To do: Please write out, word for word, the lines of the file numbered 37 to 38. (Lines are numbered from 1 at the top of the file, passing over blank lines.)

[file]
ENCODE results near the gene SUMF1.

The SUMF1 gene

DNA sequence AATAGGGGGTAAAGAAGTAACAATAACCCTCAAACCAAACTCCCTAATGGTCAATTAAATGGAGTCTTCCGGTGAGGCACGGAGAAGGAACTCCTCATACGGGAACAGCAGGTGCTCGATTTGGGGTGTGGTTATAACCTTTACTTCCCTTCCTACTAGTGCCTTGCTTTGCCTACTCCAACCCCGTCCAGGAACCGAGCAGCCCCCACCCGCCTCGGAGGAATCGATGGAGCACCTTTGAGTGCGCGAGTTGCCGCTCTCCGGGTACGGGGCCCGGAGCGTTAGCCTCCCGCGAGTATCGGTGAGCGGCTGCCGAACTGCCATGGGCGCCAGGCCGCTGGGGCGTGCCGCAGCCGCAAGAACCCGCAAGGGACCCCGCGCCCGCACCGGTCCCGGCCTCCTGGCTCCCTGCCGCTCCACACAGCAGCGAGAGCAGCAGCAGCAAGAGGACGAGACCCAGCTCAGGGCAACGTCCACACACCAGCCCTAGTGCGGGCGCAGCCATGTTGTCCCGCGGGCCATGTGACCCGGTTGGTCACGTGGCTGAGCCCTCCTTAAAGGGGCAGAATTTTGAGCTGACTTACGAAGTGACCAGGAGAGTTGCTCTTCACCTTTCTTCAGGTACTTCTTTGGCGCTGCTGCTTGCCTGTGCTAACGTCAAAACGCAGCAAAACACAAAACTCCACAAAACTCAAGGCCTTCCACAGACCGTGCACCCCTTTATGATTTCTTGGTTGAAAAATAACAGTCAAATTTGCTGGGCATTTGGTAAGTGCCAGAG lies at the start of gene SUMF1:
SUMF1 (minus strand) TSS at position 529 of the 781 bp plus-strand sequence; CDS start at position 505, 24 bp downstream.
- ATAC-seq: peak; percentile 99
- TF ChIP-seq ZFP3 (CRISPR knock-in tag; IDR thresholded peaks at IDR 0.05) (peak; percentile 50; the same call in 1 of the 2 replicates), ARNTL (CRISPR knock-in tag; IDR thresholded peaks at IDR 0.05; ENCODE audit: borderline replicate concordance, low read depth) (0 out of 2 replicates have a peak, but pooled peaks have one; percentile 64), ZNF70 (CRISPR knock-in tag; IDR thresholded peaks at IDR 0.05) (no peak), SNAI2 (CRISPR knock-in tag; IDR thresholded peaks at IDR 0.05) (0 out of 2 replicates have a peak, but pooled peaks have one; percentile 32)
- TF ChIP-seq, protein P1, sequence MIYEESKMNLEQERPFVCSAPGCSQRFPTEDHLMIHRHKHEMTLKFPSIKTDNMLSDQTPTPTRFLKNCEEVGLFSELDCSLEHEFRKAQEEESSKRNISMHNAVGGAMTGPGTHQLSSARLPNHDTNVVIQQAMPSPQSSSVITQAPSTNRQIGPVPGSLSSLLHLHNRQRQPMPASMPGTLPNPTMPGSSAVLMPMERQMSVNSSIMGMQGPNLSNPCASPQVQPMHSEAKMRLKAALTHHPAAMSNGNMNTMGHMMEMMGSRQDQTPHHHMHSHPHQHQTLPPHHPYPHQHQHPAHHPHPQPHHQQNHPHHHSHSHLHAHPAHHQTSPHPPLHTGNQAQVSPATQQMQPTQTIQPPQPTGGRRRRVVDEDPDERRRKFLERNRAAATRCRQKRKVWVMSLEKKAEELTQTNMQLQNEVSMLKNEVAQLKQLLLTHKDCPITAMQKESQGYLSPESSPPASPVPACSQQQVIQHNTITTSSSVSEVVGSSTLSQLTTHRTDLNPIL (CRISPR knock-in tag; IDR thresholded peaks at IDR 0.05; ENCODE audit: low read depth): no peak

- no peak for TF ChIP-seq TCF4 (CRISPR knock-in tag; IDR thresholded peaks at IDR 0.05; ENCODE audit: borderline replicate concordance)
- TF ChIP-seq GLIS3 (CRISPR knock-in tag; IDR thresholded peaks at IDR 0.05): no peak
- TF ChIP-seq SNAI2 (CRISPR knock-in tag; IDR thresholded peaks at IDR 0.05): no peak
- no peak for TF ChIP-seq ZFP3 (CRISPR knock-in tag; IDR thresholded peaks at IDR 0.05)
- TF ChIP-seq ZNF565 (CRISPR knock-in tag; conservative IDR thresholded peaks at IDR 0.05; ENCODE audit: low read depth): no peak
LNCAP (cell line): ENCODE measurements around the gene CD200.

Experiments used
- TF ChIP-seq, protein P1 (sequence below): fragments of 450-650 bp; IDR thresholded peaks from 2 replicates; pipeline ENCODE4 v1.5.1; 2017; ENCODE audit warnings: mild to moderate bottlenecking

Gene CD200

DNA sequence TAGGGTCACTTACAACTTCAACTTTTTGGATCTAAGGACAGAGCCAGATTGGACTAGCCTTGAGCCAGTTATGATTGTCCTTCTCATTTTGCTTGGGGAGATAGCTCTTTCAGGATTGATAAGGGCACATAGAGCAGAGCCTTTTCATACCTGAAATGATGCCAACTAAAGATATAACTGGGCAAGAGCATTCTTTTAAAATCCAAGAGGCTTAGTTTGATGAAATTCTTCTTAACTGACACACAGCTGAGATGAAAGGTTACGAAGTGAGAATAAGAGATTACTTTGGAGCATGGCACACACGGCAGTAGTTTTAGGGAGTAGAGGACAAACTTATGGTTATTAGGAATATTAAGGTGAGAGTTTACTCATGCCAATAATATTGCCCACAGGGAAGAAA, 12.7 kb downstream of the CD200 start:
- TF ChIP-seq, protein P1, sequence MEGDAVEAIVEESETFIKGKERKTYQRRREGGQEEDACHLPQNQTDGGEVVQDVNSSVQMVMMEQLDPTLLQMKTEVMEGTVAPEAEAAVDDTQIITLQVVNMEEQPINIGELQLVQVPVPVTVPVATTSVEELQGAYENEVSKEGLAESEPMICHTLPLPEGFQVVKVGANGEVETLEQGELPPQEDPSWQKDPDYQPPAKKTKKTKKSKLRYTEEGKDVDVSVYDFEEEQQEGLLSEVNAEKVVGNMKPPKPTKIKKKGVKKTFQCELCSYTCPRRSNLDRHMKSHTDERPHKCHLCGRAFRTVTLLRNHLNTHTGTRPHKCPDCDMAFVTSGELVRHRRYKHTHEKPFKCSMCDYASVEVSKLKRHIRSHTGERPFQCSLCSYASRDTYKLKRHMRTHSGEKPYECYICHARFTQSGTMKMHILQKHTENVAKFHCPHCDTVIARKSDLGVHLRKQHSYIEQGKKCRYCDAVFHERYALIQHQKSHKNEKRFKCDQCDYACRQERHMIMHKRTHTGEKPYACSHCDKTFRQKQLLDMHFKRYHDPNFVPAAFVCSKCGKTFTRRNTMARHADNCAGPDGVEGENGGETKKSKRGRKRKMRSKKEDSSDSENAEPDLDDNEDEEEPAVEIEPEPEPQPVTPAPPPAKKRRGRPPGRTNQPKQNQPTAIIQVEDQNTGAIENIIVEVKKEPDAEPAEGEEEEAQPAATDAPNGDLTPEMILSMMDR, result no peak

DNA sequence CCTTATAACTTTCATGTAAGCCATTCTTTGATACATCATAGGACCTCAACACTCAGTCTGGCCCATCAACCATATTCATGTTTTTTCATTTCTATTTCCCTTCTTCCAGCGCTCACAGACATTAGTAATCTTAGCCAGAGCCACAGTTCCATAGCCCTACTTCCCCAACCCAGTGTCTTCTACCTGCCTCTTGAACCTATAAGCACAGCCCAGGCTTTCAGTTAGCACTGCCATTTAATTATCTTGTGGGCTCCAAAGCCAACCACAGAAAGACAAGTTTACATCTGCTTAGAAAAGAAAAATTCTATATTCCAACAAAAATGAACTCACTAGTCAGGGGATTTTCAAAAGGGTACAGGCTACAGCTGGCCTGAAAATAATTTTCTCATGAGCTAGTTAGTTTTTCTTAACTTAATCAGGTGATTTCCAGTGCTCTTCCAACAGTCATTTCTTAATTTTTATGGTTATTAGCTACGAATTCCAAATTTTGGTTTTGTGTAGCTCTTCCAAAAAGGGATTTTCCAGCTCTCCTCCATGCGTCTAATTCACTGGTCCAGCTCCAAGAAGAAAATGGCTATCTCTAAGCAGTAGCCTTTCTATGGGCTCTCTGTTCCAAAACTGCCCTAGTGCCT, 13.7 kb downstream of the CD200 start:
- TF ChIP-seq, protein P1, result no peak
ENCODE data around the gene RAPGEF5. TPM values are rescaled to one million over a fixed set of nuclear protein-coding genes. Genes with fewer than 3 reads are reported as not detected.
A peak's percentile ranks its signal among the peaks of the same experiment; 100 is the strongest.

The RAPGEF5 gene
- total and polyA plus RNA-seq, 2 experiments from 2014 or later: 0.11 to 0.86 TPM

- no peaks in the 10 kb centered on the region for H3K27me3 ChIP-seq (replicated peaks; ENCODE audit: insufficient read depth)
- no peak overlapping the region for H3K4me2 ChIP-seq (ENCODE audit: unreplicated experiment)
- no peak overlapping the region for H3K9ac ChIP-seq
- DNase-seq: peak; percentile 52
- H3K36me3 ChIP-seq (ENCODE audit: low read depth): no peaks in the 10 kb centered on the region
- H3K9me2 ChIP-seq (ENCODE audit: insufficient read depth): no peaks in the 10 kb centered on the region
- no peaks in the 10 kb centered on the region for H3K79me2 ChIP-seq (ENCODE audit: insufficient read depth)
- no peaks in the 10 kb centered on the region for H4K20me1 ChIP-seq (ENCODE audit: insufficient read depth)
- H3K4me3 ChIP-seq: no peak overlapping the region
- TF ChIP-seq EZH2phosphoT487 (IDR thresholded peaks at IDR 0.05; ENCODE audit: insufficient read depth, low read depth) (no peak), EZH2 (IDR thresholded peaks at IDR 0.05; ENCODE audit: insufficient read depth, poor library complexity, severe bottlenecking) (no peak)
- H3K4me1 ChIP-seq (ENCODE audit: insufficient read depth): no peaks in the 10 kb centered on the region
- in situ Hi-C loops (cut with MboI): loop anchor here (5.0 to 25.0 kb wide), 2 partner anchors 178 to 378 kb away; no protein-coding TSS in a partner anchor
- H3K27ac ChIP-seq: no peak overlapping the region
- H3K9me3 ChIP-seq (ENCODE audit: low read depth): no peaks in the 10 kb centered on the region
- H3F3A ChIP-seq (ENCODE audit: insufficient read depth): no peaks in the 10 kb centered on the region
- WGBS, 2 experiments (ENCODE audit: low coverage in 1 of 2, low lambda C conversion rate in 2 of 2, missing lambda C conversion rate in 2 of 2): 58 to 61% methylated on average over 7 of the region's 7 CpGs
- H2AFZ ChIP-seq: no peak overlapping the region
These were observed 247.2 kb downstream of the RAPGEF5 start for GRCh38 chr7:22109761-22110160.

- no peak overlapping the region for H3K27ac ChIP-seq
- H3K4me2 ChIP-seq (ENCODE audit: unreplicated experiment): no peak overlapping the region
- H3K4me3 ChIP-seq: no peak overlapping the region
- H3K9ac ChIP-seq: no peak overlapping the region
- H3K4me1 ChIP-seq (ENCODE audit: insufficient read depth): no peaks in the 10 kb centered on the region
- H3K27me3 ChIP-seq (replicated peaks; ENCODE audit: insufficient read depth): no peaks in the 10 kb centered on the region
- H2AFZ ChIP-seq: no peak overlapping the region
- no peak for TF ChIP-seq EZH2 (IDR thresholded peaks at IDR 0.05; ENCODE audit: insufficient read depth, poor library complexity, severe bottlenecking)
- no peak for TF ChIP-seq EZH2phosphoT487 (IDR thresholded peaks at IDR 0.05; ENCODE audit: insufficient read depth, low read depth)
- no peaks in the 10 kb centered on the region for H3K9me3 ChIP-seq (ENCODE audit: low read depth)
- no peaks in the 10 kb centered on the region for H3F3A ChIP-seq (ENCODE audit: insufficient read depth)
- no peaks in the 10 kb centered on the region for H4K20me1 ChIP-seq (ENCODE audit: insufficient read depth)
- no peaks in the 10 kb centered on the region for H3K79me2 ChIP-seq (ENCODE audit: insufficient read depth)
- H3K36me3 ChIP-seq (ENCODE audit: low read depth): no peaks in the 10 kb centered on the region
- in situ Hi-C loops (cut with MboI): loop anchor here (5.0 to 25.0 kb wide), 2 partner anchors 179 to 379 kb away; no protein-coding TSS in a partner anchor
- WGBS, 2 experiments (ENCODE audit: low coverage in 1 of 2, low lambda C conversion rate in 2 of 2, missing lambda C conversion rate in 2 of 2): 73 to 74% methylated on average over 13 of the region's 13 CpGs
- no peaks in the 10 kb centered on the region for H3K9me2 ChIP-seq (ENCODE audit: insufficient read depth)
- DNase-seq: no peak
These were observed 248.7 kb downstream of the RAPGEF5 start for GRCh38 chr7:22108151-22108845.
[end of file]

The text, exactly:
- H3K27ac ChIP-seq: no peak overlapping the region
- H3K9me3 ChIP-seq (ENCODE audit: low read depth): no peaks in the 10 kb centered on the region